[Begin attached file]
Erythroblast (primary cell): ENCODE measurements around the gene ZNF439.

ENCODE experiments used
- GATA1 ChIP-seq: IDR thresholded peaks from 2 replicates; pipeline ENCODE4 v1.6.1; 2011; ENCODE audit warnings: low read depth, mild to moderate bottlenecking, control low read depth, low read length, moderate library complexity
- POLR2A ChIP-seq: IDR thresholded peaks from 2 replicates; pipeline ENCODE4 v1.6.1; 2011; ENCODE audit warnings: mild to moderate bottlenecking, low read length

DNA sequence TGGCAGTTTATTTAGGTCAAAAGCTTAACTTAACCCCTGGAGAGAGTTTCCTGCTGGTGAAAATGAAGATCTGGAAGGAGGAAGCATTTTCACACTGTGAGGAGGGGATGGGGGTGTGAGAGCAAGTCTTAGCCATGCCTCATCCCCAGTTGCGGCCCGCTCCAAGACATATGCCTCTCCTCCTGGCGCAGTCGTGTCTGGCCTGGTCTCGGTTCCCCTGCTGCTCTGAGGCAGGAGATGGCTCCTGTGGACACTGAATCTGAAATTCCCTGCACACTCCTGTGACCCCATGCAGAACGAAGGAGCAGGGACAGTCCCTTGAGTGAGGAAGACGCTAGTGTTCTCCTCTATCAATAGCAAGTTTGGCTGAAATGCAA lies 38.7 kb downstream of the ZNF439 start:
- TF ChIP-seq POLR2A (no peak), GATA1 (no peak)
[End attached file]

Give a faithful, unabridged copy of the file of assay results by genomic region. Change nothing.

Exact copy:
Erythroblast (primary cell): ENCODE measurements around the gene ZNF439.

ENCODE experiments used
- GATA1 ChIP-seq: IDR thresholded peaks from 2 replicates; pipeline ENCODE4 v1.6.1; 2011; ENCODE audit warnings: low read depth, mild to moderate bottlenecking, control low read depth, low read length, moderate library complexity
- POLR2A ChIP-seq: IDR thresholded peaks from 2 replicates; pipeline ENCODE4 v1.6.1; 2011; ENCODE audit warnings: mild to moderate bottlenecking, low read length

DNA sequence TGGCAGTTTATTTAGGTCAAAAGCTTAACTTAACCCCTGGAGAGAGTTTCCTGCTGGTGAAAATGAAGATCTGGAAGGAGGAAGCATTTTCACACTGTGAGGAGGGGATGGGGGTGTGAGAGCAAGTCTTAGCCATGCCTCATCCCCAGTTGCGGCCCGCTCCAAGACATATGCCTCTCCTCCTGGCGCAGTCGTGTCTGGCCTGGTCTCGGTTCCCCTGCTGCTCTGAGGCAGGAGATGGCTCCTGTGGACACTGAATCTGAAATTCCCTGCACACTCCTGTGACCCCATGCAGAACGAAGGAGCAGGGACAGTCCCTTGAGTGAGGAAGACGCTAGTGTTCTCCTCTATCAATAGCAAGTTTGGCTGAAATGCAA lies 38.7 kb downstream of the ZNF439 start:
- TF ChIP-seq POLR2A (no peak), GATA1 (no peak)